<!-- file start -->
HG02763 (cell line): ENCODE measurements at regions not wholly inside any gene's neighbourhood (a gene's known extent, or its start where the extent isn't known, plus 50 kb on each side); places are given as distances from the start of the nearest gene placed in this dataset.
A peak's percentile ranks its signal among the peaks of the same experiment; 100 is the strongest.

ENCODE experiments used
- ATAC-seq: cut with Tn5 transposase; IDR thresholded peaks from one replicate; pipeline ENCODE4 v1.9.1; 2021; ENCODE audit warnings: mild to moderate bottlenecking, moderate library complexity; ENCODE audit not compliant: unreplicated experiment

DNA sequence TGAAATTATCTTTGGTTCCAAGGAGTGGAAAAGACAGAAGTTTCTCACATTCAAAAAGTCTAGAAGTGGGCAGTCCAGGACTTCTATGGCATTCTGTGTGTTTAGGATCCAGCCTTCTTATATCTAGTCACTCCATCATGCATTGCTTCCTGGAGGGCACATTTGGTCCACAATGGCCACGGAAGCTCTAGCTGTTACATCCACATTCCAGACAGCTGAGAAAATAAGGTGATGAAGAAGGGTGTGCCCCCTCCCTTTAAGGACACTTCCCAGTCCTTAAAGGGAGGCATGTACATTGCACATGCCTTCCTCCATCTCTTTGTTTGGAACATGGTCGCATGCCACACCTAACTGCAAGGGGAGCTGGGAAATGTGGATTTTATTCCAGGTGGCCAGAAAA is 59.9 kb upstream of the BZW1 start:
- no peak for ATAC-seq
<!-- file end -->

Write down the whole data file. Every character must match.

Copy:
HG02763 (cell line): ENCODE measurements at regions not wholly inside any gene's neighbourhood (a gene's known extent, or its start where the extent isn't known, plus 50 kb on each side); places are given as distances from the start of the nearest gene placed in this dataset.
A peak's percentile ranks its signal among the peaks of the same experiment; 100 is the strongest.

ENCODE experiments used
- ATAC-seq: cut with Tn5 transposase; IDR thresholded peaks from one replicate; pipeline ENCODE4 v1.9.1; 2021; ENCODE audit warnings: mild to moderate bottlenecking, moderate library complexity; ENCODE audit not compliant: unreplicated experiment

DNA sequence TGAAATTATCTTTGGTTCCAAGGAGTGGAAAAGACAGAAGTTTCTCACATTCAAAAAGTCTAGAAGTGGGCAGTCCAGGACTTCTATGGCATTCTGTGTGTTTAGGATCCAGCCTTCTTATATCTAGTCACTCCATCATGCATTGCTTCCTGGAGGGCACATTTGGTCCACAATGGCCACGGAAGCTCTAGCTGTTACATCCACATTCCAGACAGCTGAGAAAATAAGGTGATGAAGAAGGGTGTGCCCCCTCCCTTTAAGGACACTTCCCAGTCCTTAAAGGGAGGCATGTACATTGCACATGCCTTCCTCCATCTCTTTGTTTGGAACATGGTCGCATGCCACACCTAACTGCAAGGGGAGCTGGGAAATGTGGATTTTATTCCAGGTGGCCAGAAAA is 59.9 kb upstream of the BZW1 start:
- no peak for ATAC-seq